Overall, our results provide strong evidence that the relationship between leaf size and insect herbivory does not follow a constant rule across seasons; a pattern of monotonic increase occurred in September, while a hump-shaped pattern occurred in December. More complex patterns was detected among species, showing a variety of patterns including hump-shaped and U-shaped patterns, and patterns with monotonic decrease and increase, although most species showed a leaf-size-independent pattern.
As discussed previously, various mechanisms determine both the positive and negative effects of leaf size on herbivory (Feeny 1976; Bogacheva 1994; Moles and Westoby 2000; Low et al. 2009; Moreira et al. 2016). In this study, the leaves differed greatly not only in leaf size, but also in other traits such as specific leaf area, and carbon and nitrogen content (unpublished data), all of which may affect the foraging preferences of insect herbivores (Ackerly et al. 2002; Cardenas et al. 2014; Zava and Cianciaruso 2014), thus influencing the effects of leaf size on herbivory. Despite potential interference from other factors, our results showed a clear positive relationship between herbivory and leaf size in September; larger leaves were more likely to be damaged by insects and suffered heavier damage than smaller ones, indicating that the positive effects of leaf size may overcome the negative effects. However, a hump-shaped pattern was found in December, that is, the consumption of medium-sized leaves was higher than that of both large and small ones. In our study area, the temperature was much lower in December than in September (7.2 ℃ vs. 15.3 ℃). In general, ectothermic insect herbivores are sensitive to temperature reduction, and often show a decrease in abundance, activity, and metabolic intensity, as well as reduced energy requirements at lower temperatures (Sinclair et al. 2003; Deutsch et al. 2008; Rho and Lee 2017). In such situations, based on the predator satiation hypothesis (Janzen 1971), large-sized leaves may show a smaller proportion of insect damage than medium-sized leaves, as the absolute nutrient content of large leaves far exceeds the energy requirement of the insect herbivores.
Our results showed that the leaf size preference varied considerably among species in both seasons, indicating that the effect of leaf size on insect herbivory was species-specific. Similar interspecific variation has been reported in other species interactions such as seed dispersal and predation by small mammals (Feng et al. 2021; Thein et al. 2021). The species measured in our study differed greatly in the mean value (0.83–42.30 cm2) and range (0.46–104.69 cm2) of leaf size, and the ratio of maximum to minimum leaf size (2–617-fold). However, most of them did not show clear effects of leaf size on herbivory within the species. Here, we propose several possible explanations: 1) the limited range of leaf size within a single species may not be sufficient to exhibit a clear effect of size on herbivory. 2) Plant leaves usually possess physical and chemical defense traits in varying degrees (Moles et al. 2013; Cardenas et al. 2014; Zava and Cianciaruso 2014; Zhao et al. 2021), which may influence the effects of leaf size on herbivory; for example, insect herbivores may reject a leaf regardless of whether it is large or small, if the leaf contains a large amount of highly toxic chemicals. 3) Leaves often differ in nutrient content among species (Kattge et al. 2011; Cardenas et al. 2014), and the nutrient content of a leaf may also introduce biases on the effects of leaf size on herbivory. 4) Many insects are specialist herbivores (Ali and Agrawal 2012), and different species of herbivores may show different preferences for leaf size (Bogacheva 1994). Furthermore, the neighbor effect also affects insect-leaf interactions; for example, whether a given species of plant would be consumed by an insect herbivore can be influenced by the presence of neighboring plants (Baraza et al. 2006; Hahn and Orrock 2016; Moreira et al. 2017). The neighbor effect often manifests as different or even opposite patterns, depending on the species present in the neighborhood (Wang et al. 2010, Castagneyrol et al. 2018, Wang 2020). In our study, the sample plots were randomly selected; therefore, for any given species of leaves, the neighbor effect may differ among plots because of the differences in species composition among the plots. Such variations in the neighbor effect may dilute the effect of leaf size on the preference of insect herbivores for a specific species of leaves.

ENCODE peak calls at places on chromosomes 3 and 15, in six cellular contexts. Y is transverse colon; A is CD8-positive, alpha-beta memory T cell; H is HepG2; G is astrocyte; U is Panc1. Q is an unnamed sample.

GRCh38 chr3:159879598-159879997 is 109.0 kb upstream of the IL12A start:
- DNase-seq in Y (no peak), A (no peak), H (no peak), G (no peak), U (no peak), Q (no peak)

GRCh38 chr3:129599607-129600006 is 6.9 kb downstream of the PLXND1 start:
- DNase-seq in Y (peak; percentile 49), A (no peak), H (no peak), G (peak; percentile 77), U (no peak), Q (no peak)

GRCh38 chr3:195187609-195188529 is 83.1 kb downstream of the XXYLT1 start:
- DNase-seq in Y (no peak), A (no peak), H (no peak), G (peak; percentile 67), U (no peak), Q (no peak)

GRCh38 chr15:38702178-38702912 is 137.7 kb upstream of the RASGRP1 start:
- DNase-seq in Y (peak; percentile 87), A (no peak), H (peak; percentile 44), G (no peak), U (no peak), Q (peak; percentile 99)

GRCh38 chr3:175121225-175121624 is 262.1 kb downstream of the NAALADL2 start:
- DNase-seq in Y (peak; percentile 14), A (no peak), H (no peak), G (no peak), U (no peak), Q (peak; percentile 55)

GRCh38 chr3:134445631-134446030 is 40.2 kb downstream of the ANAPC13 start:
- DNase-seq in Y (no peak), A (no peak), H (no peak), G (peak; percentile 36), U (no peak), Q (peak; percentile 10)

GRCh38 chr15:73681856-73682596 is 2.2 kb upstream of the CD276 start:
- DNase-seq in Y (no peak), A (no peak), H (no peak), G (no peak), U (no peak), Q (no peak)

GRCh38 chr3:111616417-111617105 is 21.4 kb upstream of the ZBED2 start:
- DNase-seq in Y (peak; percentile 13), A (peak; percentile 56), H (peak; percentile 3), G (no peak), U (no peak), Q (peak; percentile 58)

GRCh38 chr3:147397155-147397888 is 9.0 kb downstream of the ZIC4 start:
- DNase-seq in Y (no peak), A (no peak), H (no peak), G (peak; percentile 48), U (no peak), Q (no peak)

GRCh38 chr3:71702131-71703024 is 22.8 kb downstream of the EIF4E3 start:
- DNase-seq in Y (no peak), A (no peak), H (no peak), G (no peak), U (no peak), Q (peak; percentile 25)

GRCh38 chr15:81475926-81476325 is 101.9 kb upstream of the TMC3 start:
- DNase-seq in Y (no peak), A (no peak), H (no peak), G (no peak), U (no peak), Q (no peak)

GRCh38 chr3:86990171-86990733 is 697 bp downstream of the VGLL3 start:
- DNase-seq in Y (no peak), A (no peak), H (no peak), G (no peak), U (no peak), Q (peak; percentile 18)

The effect of leaf size on insect herbivory varied across seasons and among plant species, In conclusion, the effects of leaf size on the foraging preferences of insect herbivores may be contingent on both external (e.g., temperature) and intrinsic (e.g., other leaf traits) factors, indicating that a one-off survey with a few species may bias our understanding on the overall pattern of the effect of leaf size on herbivory. Similar variations may also exist in other systems (e.g., pollination, frugivory, seed predation, etc.), and should be considered in future studies on biotic interactions.